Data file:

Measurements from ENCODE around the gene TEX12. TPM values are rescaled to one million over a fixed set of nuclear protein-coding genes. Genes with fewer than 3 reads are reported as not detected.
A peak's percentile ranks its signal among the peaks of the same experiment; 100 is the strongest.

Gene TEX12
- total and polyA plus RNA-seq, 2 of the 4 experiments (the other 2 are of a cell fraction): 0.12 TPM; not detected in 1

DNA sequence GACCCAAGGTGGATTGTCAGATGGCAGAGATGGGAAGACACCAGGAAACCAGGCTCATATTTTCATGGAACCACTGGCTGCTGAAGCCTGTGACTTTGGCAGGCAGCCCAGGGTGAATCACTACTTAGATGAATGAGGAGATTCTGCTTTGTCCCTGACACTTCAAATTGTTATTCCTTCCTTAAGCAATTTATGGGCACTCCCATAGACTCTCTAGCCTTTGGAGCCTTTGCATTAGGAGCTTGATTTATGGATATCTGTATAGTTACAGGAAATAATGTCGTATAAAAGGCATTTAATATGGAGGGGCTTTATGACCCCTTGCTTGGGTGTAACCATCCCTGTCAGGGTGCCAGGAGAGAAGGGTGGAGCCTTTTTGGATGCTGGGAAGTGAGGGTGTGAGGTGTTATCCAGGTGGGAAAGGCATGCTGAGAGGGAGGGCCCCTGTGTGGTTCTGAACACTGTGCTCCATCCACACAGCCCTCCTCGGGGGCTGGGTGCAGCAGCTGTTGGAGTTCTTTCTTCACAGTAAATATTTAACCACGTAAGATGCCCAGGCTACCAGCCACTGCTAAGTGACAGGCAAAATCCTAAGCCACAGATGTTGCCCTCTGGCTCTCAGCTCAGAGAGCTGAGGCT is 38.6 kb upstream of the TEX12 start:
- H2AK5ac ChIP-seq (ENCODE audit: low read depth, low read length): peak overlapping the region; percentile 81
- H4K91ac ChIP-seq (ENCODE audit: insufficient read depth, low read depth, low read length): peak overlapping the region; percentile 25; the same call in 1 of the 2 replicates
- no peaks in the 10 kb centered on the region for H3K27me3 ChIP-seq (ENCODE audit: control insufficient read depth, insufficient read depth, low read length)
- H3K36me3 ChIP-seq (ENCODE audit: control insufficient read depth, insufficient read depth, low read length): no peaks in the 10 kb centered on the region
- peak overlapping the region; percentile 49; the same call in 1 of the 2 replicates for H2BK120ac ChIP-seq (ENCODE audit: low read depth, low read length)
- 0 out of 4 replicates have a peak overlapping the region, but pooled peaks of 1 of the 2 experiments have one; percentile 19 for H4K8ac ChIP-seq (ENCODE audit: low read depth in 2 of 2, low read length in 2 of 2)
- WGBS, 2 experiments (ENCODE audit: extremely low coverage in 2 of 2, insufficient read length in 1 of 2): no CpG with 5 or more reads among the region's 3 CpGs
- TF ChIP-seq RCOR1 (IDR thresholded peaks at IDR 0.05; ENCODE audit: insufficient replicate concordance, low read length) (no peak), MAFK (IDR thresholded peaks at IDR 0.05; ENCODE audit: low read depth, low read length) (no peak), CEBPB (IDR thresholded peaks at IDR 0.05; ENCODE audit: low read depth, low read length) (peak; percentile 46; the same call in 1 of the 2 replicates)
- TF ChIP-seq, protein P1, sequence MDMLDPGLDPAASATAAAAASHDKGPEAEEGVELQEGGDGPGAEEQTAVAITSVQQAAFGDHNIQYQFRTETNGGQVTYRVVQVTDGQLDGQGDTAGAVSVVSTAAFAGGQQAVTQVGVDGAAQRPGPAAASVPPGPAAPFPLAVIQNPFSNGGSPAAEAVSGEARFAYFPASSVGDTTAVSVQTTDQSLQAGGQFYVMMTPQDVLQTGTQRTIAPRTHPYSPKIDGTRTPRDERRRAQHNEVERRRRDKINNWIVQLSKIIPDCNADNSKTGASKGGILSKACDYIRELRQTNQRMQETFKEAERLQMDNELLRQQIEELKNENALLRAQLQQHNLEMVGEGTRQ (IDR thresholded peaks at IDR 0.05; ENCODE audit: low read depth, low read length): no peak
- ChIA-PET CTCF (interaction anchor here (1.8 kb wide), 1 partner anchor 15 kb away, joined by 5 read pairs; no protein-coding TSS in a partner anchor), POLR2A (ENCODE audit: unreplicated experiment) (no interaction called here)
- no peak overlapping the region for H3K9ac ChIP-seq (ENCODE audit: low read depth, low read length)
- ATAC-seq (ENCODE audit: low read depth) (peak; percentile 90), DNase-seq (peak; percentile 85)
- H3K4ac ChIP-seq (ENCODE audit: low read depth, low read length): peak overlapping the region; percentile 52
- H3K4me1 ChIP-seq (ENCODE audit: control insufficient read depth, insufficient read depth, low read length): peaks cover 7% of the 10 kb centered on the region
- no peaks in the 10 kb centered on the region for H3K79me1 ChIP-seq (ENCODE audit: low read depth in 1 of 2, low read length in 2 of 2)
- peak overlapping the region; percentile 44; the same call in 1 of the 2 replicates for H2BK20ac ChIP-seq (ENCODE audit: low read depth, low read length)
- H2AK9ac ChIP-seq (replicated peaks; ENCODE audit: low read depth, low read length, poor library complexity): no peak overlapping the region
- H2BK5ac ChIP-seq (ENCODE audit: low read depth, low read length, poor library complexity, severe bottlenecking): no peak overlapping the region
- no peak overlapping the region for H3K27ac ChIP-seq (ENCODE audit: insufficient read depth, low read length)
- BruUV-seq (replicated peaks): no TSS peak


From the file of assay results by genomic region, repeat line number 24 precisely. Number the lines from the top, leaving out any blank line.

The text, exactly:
- no peak overlapping the region for H3K27ac ChIP-seq (ENCODE audit: insufficient read depth, low read length)